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Editor’s Note: Survey Responses at End of News Release
Los Angeles, July 27, 2017 – A new study by Korn Ferry (NYSE:KFY) gives insights into how organizations can attract and retain highly skilled professionals, such as engineers, researchers, IT developers and specialized physicians.
“Highly skilled professionals are the backbone of organizations, the star performers, the ‘Steady Freddys’ who keep companies running day in and day out,” said Cori Hill, Korn Ferry lead for High Potential Development. “Too often organizations spend most of their efforts on attracting and developing high-potential talent - those employees they see as future leaders - at the expense of investments in highly skilled professionals and individual contributors.”
Korn Ferry’s July 2017 survey of nearly 1,000 professionals and executives found that more than two-thirds of respondents (68 percent) said that the top reason highly skilled professionals would choose one employer over another is the promise of meaningful work. Only 4 percent said better compensation is the top reason these professionals would choose one employer over another.
When asked why highly skilled professionals would leave an organization, the majority (53 percent) said the top reason would be a lack of their organization’s willingness to recognize the value of their expertise.
“All too often, employers don’t see the true value of these highly skilled employees until they leave, at times taking with them the knowledge and intellectual property that makes the organization successful,” said Hill. “To retain members of this group, employers should offer them opportunities to continue to learn, to gain recognition by sharing their expertise across the organization and resist micromanaging their day-to-day efforts.”
When asked what matters most to members of this group, respondents were split between their ability to grow their professional skills (42 percent) and being recognized as subject matter experts (49 percent). Trailing dramatically as to what matters most to highly skilled professionals was a promotion at 7 percent and a raise at 2 percent.
“It’s important to understand that highly skilled professionals still want to be compensated fairly, but they see pay as table stakes,” said Hill. “They are more connected to the work than the paycheck, and focus on the outcomes of their efforts.”
The survey found that the vast majority of respondents (77 percent) say there is not a clear path for advancement for highly skilled professionals, and 78 percent say their organization does not have a way to reward them other than a raise or promotion.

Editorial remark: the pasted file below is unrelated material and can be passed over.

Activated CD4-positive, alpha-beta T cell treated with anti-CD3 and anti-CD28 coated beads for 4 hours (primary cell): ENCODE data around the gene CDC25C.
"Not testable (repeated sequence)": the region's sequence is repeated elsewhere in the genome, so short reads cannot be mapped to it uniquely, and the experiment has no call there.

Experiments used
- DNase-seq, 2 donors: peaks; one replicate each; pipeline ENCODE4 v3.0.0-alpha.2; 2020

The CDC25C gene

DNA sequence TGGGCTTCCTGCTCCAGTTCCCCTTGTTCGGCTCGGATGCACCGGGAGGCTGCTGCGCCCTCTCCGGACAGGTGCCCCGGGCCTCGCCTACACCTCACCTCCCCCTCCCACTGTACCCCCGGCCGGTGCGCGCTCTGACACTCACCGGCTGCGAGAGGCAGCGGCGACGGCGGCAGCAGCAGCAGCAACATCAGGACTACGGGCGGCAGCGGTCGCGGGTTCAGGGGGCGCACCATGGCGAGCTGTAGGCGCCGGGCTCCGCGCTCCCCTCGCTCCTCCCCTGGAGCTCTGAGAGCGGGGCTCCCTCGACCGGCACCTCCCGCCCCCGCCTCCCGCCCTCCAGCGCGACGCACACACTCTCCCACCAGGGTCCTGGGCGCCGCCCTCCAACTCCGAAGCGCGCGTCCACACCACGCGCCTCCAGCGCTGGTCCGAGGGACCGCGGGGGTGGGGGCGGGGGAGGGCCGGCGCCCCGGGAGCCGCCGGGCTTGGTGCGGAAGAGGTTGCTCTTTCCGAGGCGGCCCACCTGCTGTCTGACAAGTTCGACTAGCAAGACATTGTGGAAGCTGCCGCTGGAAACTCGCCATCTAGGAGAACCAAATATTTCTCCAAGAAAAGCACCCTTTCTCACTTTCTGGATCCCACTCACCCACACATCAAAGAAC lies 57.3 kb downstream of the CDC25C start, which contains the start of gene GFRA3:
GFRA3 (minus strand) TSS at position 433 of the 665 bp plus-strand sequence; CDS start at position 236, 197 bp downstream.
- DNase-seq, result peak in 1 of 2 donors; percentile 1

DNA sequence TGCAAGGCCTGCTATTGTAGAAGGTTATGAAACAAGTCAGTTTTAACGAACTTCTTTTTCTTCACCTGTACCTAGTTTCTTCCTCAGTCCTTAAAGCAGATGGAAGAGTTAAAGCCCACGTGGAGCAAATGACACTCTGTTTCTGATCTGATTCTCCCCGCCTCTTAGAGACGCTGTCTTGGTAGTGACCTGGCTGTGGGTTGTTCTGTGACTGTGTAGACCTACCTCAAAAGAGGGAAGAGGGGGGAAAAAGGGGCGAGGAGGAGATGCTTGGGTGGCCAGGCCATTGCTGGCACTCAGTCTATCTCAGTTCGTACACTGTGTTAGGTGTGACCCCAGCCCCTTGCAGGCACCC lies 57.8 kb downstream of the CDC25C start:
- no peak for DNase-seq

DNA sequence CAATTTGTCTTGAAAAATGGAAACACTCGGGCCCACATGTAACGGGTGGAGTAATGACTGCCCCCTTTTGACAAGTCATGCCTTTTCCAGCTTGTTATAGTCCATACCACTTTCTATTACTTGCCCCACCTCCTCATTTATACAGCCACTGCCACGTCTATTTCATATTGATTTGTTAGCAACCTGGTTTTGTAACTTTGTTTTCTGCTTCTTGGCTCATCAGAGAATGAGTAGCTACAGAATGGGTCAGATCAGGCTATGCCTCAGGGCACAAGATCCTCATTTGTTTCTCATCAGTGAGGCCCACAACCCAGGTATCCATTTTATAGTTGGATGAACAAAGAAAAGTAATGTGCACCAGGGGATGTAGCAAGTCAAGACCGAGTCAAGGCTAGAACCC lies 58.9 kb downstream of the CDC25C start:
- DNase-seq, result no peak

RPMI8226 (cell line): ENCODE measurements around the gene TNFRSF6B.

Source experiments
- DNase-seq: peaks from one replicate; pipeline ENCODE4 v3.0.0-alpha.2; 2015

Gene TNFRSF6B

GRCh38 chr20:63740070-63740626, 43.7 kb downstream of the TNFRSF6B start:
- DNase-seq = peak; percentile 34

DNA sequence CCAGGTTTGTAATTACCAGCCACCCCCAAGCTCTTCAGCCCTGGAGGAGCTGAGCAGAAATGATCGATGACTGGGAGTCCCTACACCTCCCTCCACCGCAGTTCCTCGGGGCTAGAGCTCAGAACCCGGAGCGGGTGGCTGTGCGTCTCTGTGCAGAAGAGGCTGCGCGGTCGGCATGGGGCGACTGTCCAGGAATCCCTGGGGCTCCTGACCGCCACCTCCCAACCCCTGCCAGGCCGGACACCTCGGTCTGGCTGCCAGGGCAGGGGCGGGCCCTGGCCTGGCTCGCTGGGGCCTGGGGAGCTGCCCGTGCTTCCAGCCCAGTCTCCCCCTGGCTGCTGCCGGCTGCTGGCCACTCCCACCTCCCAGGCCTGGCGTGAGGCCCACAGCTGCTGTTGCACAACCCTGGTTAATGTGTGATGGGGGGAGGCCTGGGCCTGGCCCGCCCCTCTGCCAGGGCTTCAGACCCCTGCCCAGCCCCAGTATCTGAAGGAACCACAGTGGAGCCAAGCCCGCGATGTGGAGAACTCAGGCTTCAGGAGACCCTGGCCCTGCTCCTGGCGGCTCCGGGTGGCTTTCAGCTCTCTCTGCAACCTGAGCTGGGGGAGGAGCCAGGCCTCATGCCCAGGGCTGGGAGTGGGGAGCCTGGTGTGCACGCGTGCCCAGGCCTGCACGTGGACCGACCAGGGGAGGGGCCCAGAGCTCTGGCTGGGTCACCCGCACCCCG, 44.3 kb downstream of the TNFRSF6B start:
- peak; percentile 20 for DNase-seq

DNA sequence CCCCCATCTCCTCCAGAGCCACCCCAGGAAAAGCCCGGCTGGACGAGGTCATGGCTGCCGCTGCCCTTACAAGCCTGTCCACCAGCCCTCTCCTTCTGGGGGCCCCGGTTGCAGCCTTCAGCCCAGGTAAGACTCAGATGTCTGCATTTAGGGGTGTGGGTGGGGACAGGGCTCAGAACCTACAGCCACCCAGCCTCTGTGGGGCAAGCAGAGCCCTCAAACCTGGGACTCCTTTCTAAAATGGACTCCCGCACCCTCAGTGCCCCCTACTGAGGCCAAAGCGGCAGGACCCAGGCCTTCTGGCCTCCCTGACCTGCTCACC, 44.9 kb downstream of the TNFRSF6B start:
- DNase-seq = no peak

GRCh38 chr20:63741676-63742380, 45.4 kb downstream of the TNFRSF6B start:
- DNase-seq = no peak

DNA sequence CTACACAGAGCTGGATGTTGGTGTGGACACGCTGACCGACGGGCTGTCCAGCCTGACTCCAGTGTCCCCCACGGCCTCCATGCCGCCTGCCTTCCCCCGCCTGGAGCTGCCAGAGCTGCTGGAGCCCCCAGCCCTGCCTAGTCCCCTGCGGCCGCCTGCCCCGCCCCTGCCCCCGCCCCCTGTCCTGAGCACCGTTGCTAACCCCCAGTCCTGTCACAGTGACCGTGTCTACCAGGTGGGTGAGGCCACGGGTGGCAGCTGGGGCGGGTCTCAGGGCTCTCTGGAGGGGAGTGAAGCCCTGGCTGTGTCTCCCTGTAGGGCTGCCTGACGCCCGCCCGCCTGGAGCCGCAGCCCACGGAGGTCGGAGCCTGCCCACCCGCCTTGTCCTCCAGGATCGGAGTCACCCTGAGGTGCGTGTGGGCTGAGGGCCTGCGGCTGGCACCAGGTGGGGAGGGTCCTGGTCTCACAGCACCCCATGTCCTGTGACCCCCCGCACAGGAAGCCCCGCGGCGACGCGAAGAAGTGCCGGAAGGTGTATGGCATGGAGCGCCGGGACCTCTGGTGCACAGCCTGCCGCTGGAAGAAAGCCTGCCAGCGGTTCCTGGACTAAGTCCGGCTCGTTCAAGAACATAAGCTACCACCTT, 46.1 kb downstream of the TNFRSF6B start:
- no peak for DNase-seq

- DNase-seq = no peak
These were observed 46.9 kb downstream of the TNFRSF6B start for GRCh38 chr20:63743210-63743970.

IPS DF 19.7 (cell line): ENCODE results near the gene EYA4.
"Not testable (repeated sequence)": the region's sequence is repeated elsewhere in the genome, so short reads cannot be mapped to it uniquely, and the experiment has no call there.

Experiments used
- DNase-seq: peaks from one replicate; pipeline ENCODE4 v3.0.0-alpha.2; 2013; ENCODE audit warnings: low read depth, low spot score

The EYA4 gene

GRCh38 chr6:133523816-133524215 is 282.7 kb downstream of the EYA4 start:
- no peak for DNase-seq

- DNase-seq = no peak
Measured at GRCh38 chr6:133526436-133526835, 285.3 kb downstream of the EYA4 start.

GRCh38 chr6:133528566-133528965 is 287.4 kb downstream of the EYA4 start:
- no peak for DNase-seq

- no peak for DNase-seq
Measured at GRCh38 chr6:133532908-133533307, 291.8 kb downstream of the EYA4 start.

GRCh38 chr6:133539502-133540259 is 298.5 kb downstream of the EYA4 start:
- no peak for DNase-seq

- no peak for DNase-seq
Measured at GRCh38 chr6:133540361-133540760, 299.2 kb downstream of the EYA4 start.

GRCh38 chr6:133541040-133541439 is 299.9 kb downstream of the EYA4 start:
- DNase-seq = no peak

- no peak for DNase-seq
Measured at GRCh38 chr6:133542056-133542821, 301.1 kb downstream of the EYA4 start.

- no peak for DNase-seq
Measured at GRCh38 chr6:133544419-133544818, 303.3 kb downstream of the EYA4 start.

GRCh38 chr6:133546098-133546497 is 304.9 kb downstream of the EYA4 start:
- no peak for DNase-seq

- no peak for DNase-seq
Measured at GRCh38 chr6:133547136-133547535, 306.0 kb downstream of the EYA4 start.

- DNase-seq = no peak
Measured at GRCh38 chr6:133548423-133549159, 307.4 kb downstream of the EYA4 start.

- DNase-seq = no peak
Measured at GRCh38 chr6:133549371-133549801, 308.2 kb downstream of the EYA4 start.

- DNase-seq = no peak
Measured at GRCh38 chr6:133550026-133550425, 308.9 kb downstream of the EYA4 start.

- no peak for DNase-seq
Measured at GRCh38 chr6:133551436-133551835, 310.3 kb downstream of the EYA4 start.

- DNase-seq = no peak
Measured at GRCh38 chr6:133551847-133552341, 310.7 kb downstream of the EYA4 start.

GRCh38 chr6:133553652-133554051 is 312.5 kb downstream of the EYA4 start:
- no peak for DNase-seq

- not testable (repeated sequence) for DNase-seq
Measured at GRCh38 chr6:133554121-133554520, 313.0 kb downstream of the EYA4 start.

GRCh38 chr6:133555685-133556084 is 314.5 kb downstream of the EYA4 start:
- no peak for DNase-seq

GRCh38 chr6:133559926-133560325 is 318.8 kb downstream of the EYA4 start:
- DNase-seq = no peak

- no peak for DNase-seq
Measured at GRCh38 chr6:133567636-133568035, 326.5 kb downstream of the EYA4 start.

“Professional development and opportunities to hone their skills are real drivers for highly skilled employees,” said Hill. “One idea organizations could implement is to form a focus group of these professionals to formulate development paths that would provide true impact.”
About the survey
There were 992 responses to the July 2017 survey of professionals and executives regarding the topic of highly skilled professionals such as scientists, researchers, software developers or attorneys.
What’s the top reason a professional individual contributor would choose to work at one organization over another?
Better reputation of chosen company 6 percent
Promise of meaningful work 68 percent
Belief they will receive greater recognition for their work 13 percent
Better team with whom to work 9 percent
Better compensation package 4 percent
What’s the top reason a professional individual contributor, such as a scientist, researcher or software developer, would stay at an organization?
Meaningful and challenging work 72 percent
Ability to advance in an organization 6 percent
Being recognized for their accomplishments 17 percent
Reputation of their organization as being an industry leader 4 percent
Attractive compensation package 1 percent
What’s the top reason a professional individual contributor, such as a scientist, researcher or software developer, would leave an organization?
Lack of advancement opportunities within their own functional area 16 percent
Required to take on additional responsibilities such as managing people 19 percent
Lack of their organization’s willingness to recognize the value of their expertise 53 percent
Lack of opportunity to work with a community of colleagues within their function 10 percent
Insufficient compensation 2 percent
What matters most to professional individual contributors in your organization, such as scientists, researchers or software developers?
Promotion 2 percent
Raise 7 percent
Ability to grow their professional skills 42 percent
Being recognized as a subject matter expert 49 percent
Does your organization have professional development programs to help professional individual contributors in your organization advance in their own function (as opposed to including them in broader high-potential programs)?
Yes 42 percent
No 58 percent
Is there a clear path for advancement for professional individual contributors in your organization, such as scientists, researchers or software developers?
Yes 23 percent
No 77 percent
Does your organization have a way to reward professional individual contributors in your organization, such as scientists, researchers or software developers, other than a raise or promotion?
Yes 22 percent
No 78 percent
About Korn Ferry
Korn Ferry is the preeminent global people and organizational advisory firm. We help leaders, organizations, and societies succeed by releasing the full power and potential of people. Our more than 7,000 colleagues deliver services through our Executive Search, Korn Ferry and Korn Ferry divisions.